Property, income tax rates in Illinois

Sen. Harmon and Rep. Lilly continue their town hall meeting at Oak Park library, July 17, 2013 — from Illinois Blues: How the Ruling Party Talks to Voters, Chapter 3, “There Will Be No Cuts”:

The village clerk asked if property tax rates might rise. A “really, really good” question, Lilly said. She herself had asked it in a legislative committee meeting.

But really good question or not, she instead addressed the related but separate issue of allocating state funds for public schooling. “No way is education to be funded equitably across the state,” she said, meaning face-the-facts it won’t happen or over-my-dead-body it shouldn’t. Not clear.

But her “equitably” called up haves-vs.-have-nots funding of public schools — a sensitive issue for Oak Park homeowners. Harmon, an Oak Park homeowner, said he was “very sensitive” to the property-tax issue and let it go at that.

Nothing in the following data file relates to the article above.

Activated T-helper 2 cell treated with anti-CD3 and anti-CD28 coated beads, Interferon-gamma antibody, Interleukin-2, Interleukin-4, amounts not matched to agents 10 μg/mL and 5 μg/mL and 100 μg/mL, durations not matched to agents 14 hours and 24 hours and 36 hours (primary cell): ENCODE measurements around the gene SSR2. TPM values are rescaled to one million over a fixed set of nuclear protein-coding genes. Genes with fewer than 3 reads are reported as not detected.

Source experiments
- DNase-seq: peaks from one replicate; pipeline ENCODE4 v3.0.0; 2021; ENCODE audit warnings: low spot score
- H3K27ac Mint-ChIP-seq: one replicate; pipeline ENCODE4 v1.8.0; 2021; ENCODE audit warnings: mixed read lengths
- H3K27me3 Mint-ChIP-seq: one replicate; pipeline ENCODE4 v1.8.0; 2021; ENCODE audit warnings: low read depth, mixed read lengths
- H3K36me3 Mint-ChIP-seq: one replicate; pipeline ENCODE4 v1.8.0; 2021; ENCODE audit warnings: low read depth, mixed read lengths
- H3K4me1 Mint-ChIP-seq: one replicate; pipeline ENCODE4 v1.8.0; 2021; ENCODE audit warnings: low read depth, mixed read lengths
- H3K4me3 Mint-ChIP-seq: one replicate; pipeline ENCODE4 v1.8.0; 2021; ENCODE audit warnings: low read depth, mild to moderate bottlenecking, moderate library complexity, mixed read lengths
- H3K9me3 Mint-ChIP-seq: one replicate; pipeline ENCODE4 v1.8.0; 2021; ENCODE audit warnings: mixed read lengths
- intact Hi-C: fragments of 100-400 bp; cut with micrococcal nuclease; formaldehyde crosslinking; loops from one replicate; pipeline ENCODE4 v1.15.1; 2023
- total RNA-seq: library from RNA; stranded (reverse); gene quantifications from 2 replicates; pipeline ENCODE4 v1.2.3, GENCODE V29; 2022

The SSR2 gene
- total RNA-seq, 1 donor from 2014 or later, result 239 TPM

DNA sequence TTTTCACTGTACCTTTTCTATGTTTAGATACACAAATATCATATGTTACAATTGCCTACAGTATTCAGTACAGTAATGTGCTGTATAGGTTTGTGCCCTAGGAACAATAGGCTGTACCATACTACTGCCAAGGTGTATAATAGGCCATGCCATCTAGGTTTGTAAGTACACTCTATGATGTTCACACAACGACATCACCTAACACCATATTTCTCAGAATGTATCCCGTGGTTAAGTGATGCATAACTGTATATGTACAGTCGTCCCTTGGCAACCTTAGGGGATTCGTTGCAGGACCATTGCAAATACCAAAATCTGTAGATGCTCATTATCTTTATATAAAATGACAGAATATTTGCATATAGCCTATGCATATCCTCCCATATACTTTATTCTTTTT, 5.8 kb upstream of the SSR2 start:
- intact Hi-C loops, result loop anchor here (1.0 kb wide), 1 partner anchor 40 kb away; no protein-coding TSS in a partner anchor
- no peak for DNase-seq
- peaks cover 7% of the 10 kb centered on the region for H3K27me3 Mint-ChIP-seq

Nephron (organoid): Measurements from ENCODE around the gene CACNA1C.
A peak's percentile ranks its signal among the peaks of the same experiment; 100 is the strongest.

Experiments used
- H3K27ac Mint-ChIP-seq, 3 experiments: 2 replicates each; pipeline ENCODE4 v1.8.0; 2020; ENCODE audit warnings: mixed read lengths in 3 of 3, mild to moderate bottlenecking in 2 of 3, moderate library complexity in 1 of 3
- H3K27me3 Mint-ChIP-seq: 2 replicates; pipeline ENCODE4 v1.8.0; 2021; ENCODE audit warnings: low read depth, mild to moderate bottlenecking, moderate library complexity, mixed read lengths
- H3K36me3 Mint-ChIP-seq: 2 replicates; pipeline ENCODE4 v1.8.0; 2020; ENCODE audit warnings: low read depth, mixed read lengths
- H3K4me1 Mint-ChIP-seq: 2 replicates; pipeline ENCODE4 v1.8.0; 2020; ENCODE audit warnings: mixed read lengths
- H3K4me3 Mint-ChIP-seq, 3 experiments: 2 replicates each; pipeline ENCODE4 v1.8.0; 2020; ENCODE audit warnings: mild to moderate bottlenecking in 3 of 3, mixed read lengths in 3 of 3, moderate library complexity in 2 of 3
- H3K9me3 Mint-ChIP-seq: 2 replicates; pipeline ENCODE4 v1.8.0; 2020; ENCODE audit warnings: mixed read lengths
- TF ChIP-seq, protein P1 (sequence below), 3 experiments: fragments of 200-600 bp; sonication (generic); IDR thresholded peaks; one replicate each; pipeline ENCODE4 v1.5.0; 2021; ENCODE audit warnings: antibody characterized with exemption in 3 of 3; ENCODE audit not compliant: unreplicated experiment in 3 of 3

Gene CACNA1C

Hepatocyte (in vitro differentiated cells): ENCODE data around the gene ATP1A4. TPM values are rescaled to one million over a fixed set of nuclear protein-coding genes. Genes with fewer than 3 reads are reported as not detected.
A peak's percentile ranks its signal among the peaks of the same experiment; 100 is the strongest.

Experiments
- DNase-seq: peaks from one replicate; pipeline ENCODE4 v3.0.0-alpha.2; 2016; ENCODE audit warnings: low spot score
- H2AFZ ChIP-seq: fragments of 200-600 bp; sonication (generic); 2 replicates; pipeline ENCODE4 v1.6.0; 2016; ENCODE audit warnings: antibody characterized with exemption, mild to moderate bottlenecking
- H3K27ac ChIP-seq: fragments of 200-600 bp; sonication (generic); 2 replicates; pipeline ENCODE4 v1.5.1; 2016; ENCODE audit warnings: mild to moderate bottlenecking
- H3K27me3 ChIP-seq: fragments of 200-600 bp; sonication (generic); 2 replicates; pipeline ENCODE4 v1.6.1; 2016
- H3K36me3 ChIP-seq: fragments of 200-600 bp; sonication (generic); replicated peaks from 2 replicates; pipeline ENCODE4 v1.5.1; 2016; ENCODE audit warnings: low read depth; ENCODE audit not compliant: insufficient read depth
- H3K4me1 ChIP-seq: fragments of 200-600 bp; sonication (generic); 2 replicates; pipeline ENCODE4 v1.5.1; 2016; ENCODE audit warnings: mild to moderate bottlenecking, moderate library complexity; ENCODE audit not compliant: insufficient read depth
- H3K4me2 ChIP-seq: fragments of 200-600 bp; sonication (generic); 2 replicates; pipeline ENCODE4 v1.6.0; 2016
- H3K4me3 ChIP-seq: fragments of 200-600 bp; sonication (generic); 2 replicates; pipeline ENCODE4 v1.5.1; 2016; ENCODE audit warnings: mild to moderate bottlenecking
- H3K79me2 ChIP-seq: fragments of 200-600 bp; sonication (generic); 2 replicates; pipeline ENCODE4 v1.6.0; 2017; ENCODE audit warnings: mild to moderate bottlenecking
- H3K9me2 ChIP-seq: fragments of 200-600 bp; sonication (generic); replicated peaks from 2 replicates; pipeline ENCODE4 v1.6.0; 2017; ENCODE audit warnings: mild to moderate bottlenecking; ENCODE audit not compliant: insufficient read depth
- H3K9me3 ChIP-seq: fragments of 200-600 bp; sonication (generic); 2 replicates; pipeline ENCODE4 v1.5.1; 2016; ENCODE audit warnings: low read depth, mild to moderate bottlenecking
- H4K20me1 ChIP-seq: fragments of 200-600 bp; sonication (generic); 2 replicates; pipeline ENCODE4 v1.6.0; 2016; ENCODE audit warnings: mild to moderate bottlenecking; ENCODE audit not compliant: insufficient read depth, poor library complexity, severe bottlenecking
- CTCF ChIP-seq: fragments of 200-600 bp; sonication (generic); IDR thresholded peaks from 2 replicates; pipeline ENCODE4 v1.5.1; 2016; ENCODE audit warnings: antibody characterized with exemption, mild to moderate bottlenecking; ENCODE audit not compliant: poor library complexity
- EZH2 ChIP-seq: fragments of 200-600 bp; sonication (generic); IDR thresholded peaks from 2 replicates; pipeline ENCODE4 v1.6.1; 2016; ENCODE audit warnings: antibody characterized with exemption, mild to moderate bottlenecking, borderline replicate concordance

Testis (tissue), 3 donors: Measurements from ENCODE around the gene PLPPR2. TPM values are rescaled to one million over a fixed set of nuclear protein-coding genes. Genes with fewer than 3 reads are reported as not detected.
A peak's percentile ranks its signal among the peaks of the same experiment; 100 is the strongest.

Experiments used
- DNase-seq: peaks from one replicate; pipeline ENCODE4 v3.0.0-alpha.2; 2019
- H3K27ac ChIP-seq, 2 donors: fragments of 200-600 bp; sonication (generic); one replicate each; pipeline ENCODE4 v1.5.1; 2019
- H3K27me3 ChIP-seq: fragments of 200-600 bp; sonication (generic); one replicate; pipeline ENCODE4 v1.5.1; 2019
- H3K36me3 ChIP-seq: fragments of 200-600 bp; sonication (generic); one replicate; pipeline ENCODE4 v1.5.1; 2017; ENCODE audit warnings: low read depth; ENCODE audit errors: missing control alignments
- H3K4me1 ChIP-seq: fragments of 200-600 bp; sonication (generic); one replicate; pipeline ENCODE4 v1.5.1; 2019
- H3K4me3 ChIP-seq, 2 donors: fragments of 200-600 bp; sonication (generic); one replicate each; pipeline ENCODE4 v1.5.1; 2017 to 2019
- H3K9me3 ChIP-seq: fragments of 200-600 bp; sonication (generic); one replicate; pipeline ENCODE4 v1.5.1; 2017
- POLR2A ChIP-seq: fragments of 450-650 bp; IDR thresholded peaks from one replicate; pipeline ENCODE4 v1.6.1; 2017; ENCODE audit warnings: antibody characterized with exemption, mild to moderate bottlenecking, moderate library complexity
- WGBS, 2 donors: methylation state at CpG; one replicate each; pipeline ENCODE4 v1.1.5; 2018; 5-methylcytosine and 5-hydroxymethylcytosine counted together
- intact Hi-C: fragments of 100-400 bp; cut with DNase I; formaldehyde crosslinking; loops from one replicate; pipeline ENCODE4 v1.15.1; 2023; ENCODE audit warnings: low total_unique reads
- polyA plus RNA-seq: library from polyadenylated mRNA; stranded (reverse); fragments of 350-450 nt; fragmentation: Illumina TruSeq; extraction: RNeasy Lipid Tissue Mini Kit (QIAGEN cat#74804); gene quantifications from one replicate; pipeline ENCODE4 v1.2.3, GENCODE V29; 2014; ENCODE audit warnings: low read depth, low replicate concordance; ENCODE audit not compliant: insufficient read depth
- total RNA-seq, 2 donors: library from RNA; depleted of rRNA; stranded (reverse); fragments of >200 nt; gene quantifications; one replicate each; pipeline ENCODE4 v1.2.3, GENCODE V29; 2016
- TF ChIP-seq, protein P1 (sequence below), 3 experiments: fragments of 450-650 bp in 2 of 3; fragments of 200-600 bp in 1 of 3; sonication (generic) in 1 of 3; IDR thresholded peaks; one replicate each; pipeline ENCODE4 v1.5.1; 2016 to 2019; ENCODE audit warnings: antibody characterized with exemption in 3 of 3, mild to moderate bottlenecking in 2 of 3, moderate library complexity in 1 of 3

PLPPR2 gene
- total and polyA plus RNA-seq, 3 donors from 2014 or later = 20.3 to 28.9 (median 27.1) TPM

A man wondered if a “teeny tiny” income tax increase might be imposed. Harmon brought up (again) the Democrats’ “sixty-seven percent” increase (from 3 to 5%), signaling quote marks and adding, “We Democrats say two percent.” Challenged earlier, he was not quite ready to let that one go.

Again he ruled out service cuts. “We have already cut too much.”

Nonetheless, the state’s money shortage, said Lilly, was “really, really testing” the state’s financial capacities. Yes it was!

It’s about revenue, a man, said. “The rich should pay more.” He commended Harmon for a Wednesday Journal column in which he had put “crisis” in quotes. “Some are too rich” to need help from the government, the man added.

“Let ’em run for governor,” Harmon interjected, drawing laughter. Bruce Rauner had already announced, was to win the governorship sixteen months later.

Illinois Blues is available in paperbackepub and Amazon Kindle formats.

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